March 2003 News

Nadimarg KPs Agree To Stay

31 March 2003
The Indian Express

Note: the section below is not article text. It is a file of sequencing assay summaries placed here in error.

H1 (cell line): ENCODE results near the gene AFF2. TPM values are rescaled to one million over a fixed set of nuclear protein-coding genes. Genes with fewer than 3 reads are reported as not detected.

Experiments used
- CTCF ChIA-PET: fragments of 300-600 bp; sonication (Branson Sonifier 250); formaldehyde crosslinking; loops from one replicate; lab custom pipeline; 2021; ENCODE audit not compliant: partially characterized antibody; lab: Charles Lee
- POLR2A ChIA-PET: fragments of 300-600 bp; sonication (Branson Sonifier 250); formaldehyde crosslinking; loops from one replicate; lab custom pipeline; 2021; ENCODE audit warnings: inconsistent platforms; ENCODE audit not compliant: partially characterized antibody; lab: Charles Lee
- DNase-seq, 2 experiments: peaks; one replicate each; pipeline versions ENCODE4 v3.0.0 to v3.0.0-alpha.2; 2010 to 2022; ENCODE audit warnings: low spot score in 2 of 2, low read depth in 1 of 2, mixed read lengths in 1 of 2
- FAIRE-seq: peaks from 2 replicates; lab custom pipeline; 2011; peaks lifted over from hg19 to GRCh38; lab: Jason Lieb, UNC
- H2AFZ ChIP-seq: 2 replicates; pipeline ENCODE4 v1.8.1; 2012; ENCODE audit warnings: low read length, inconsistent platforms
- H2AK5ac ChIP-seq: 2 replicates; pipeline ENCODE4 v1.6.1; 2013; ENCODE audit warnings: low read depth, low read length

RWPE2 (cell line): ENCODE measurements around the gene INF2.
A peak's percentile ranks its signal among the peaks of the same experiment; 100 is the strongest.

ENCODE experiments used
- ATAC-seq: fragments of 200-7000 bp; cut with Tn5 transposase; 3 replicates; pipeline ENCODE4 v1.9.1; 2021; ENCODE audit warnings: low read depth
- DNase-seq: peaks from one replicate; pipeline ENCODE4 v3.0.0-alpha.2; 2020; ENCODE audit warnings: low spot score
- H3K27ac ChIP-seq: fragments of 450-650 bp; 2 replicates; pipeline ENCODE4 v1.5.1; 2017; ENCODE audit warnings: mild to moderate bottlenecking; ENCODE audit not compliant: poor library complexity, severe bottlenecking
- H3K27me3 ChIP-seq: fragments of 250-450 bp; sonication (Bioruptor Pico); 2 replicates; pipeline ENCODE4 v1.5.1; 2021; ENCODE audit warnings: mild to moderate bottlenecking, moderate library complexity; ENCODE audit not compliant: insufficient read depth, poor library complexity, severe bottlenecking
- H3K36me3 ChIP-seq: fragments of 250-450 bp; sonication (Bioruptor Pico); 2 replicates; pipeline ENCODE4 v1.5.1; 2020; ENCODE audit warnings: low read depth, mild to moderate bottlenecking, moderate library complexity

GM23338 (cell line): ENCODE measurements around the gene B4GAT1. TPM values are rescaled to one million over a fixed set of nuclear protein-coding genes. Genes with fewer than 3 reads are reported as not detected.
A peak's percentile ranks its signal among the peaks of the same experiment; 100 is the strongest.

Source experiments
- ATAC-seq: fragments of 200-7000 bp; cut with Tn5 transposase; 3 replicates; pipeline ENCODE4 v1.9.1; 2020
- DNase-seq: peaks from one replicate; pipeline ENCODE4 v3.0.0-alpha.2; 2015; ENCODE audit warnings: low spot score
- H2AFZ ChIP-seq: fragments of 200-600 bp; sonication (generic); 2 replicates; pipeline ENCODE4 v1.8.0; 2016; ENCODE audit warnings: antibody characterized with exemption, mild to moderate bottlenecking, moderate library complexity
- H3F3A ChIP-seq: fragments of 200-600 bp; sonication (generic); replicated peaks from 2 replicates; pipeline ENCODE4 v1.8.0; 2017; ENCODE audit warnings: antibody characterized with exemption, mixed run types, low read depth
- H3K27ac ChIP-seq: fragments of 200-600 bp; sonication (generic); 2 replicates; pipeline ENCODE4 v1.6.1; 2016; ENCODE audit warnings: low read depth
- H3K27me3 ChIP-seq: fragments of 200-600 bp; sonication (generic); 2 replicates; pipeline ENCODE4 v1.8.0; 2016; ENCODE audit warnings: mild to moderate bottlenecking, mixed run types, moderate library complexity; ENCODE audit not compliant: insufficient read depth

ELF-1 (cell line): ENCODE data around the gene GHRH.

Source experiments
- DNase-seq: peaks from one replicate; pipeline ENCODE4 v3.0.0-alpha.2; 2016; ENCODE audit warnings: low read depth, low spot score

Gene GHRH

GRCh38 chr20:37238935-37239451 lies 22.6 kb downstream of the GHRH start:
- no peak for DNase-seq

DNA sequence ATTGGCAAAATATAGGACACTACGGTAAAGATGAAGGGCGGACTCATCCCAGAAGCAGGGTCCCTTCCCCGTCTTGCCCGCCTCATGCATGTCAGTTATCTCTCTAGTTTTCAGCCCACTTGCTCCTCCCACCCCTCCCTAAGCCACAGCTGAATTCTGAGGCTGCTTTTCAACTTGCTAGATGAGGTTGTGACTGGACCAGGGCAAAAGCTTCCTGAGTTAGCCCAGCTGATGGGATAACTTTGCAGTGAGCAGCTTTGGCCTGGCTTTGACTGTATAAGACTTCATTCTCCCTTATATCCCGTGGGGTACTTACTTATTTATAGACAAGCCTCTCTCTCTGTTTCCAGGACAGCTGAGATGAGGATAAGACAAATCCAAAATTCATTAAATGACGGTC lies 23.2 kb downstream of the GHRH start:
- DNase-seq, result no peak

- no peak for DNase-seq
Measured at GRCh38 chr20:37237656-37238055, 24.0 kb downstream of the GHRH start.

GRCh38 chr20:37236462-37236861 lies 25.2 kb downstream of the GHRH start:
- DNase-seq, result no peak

Jammu: The 28-odd survivors of the Nadimarg massacre have decided for now not to migrate from the Valley after state authorities assured them of adequate security. The families of the victims of the carnage would commemorate the 10-day ritual on Tuesday in Nadimarg which would mark the end of mourning. To bolster security in the village, an additional company of the CRPF has been deployed apart from increasing the strength of the police post to 18 personnel. Anantnag Deputy Commissioner Shailender Kumar, who visited the village today, said survivors have decided to stay and observe all the rituals there. 'Certain people were pressing them to migrate to Jammu. We just asked them to think carefully before taking any decision. We didn't force them as is the impression being created by a section of the press,' he said. Officials accused Kashmiri Pandits (KP) migrants based in Jammu of instigating the survivors into migrating from the Valley. 'This fits with their agenda of souring communal harmony in the state. They even accused the state government of holding the KPs as hostages,' said one official. Meanwhile, the KPs who continued to stay in the Valley even during peak militancy in the early '90s, have started arriving in Jammu. Nine families comprising 66 members have already arrived since Friday. All of them belong to places far from Nadimarg. Political observers say that the recent statement by Deputy Prime Minister L.K. Advani about providing all facilities to those who wish to move to safer places has prompted fresh migration by Pandits. Otherwise, they had continued to stay in the Valley despite worse massacres -like Wandhama (Ganderbal) in Srinagar where militants had gunned down 25 Pandits in 1997 or the 1999 massacre of 15 Hindu labourers in Anantnag or the killings of 35 Sikhs at Chittisinghpora in 2000. Kashmiri Pandits point out that over an year ago, to discourage fresh exodus from the Valley, then ruling National Conference government had stopped their registration at Jammu till the migrating family gave satisfactory reasons for moving. Now Pandits from other parts of the Valley have been reaching Jammu. 'They (administration) are intercepting trucks to dissuade Pandits from migrating to Jammu,' said Ashwani Kumar Bhat - a medical department employee, who migrated along with his father, wife and two children from Magam. His brother, Krishan Lal has also come to Jammu along with his family. Most of them have come in Tata Sumos to avoid interception by the local administration. Sources in the RSS, however, say Advani had also assured adequate security to those Pandits who want to stay in the Valley. Pointing out that minority community members migrated from areas attacked by militants earlier as well, RSS sources rule out migration by Pandits from the Valley except Nadimarg.


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